Conventions of Standard English
1. Demonstrate command of the conventions of standard English grammar and usage when writing or speaking.
a. Explain the function of nouns, pronouns, verbs, adjectives, and adverbs in general and their functions in particular sentences.
b. Form and use regular and irregular plural nouns.
c. Use abstract nouns (e.g., childhood).
d. Form and use regular and irregular verbs.
e. Form and use the simple (e.g., I walked; I walk; I will walk) verb tenses.
f. Ensure subject-verb and pronoun-antecedent agreement.
g. Form and use comparative and superlative adjectives and adverbs, and choose between them depending on what is to be modified.
h. Use coordinating and subordinating conjunctions.
i. Produce simple, compound, and complex sentences.
2. Demonstrate command of the conventions of standard English capitalization, punctuation, and spelling when writing.
a. Capitalize appropriate words in titles.
b. Use commas in addresses.
c. Use commas and quotation marks in dialogue.
d. Form and use possessives.
e. Use conventional spelling for high-frequency and other studied words and for adding suffixes to base words (e.g., sitting, smiled, cries, happiness).
f. Use spelling patterns and generalizations (e.g., word families, position-based spellings, syllable patterns, ending rules, meaningful word parts) in writing words.
g. Consult reference materials, including beginning dictionaries, as needed to check and correct spellings.
Knowledge of Language
3. Use knowledge of language and its conventions when writing, speaking, reading, or listening.
a. Choose words and phrases for effect.
b. Recognize and observe differences between the conventions of spoken and written standard English.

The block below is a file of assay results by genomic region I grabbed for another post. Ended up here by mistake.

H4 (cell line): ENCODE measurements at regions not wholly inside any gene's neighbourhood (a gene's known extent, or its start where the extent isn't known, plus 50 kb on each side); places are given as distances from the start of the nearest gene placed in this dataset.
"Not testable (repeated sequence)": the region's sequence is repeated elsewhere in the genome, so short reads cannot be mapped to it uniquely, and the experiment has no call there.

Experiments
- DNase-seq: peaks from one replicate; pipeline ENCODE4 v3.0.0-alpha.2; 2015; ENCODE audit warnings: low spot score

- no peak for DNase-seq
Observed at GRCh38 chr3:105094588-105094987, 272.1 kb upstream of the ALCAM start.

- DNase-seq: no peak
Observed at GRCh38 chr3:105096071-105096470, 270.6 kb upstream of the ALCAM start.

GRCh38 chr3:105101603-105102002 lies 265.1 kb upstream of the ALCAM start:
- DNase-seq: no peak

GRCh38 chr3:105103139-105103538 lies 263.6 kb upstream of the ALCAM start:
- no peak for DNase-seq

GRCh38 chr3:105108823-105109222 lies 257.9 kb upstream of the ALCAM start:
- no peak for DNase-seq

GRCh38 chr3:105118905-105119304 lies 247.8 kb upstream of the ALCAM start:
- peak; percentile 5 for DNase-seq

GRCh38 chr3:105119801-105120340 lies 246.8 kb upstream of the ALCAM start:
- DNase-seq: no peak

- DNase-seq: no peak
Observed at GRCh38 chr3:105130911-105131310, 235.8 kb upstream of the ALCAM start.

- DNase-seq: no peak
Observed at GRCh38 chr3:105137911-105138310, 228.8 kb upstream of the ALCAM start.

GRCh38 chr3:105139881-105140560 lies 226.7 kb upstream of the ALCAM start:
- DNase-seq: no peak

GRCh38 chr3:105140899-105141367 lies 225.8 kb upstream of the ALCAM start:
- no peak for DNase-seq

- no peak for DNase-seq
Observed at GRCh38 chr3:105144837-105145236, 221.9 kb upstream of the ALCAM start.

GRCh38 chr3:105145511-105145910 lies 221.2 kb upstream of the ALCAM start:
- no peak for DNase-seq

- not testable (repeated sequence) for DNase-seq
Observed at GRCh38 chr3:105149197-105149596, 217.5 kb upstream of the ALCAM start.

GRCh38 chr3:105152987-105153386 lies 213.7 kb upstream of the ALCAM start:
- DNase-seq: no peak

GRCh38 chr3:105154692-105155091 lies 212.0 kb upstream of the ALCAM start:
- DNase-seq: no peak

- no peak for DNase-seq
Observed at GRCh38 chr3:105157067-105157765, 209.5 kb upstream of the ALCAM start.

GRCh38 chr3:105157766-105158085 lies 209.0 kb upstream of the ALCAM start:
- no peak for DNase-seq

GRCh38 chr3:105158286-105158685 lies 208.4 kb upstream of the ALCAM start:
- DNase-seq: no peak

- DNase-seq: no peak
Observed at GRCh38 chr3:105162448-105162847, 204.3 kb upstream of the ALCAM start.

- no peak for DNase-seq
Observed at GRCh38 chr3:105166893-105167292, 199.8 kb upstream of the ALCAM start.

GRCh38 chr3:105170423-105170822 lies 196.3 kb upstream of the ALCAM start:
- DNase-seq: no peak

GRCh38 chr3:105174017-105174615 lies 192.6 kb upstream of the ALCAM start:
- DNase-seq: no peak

Vocabulary Acquisition and Use
4. Determine or clarify the meaning of unknown and multiple-meaning word and phrases based on grade 3 reading and content, choosing flexibly from a range of strategies.
a. Use sentence-level context as a clue to the meaning of a word or phrase.
b. Determine the meaning of the new word formed when a known affix is added to a known word (e.g.,agreeable/disagreeable, comfortable/uncomfortable, care/careless, heat/preheat).
c. Use a known root word as a clue to the meaning of an unknown word with the same root (e.g., company, companion).
d. Use glossaries or beginning dictionaries, both print and digital, to determine or clarify the precise meaning of key words and phrases.
5. Demonstrate understanding of word relationships and nuances in word meanings.
a. Distinguish the literal and non-literal meanings of words and phrases in context (e.g., take steps).
b. Identify real-life connections between words and their use (e.g., describe people who are friendly or helpful).
c. Distinguish shades of meaning among related words that describe states of mind or degrees of certainty (e.g., knew, believed, suspected, heard, wondered).
6. Acquire and use accurately grade-appropriate conversational, general academic, and domain-specific words and phrases, including those that signal spatial and temporal relationships (e.g., After dinner that night we went looking for them).